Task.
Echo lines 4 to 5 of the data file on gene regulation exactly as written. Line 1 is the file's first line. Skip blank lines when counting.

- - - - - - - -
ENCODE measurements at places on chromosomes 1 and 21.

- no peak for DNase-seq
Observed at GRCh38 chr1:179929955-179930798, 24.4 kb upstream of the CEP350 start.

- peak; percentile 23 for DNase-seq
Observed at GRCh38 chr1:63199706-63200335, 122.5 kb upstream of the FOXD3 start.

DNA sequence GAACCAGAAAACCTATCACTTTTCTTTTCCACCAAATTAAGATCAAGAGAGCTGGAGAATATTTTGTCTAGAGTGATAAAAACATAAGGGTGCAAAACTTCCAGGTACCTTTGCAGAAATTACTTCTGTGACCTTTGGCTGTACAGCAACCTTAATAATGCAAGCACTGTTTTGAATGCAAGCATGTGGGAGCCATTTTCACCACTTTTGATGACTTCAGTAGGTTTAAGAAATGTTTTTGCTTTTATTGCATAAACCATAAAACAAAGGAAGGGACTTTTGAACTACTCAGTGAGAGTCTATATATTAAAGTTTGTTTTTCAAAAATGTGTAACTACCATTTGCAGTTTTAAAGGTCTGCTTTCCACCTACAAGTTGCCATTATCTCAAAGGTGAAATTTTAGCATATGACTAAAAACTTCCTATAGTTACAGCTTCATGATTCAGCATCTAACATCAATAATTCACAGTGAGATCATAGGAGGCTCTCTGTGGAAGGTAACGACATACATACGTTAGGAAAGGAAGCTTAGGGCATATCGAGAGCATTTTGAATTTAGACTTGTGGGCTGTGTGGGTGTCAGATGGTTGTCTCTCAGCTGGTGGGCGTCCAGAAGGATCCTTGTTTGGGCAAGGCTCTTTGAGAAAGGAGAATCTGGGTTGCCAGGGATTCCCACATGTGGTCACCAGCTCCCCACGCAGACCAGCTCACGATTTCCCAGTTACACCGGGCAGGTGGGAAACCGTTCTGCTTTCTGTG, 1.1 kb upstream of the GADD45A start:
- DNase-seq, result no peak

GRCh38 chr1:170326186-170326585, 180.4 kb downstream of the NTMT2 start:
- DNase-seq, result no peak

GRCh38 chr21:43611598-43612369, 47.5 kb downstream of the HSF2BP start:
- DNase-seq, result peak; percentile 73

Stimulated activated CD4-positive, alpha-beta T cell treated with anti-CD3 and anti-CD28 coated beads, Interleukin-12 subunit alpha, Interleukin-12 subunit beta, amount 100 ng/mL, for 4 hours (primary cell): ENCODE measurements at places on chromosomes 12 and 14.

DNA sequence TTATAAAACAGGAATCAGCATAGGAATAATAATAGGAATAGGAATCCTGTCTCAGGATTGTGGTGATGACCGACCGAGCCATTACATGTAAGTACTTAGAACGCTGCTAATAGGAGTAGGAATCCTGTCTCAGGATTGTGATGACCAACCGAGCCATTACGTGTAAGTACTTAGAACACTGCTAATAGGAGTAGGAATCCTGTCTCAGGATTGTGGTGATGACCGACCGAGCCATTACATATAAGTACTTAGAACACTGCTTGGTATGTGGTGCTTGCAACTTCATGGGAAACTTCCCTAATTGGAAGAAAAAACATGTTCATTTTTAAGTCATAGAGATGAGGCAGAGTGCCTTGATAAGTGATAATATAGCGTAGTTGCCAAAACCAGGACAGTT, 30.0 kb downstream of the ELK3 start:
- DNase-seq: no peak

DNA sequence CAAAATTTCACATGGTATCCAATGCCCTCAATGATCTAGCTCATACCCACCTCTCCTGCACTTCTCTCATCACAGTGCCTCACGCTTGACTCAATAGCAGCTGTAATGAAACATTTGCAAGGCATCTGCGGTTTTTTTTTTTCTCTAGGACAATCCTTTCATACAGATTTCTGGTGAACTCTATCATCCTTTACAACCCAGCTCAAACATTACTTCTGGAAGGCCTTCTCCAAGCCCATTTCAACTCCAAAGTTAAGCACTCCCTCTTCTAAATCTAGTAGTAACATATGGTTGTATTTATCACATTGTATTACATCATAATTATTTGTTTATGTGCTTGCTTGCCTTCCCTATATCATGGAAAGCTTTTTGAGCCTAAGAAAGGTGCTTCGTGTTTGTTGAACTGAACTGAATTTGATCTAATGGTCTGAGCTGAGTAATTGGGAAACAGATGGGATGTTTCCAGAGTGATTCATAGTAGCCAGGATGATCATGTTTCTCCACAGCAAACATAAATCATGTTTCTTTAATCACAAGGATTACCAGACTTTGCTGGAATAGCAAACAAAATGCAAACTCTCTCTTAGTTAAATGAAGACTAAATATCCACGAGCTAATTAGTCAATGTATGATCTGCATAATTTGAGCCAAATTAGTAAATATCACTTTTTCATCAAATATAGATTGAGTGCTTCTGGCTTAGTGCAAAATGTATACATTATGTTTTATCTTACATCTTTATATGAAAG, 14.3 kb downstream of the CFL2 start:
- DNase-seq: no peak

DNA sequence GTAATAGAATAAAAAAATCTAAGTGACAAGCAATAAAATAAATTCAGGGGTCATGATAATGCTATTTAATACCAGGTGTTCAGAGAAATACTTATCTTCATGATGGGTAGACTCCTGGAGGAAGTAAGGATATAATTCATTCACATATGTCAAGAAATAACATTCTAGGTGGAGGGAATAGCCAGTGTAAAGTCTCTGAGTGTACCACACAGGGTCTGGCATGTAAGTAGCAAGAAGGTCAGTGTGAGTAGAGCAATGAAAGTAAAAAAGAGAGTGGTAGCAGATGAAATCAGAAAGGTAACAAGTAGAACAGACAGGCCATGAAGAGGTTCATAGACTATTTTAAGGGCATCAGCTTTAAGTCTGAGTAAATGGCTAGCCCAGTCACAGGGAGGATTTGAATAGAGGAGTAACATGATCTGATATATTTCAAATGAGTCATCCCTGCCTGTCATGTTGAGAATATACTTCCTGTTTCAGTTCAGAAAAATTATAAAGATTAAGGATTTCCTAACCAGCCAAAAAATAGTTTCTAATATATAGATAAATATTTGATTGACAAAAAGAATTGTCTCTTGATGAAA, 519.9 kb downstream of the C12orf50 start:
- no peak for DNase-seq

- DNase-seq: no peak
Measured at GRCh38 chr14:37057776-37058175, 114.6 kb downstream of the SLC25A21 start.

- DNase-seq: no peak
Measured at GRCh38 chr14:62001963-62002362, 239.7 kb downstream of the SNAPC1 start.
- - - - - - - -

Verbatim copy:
- peak; percentile 23 for DNase-seq
Observed at GRCh38 chr1:63199706-63200335, 122.5 kb upstream of the FOXD3 start.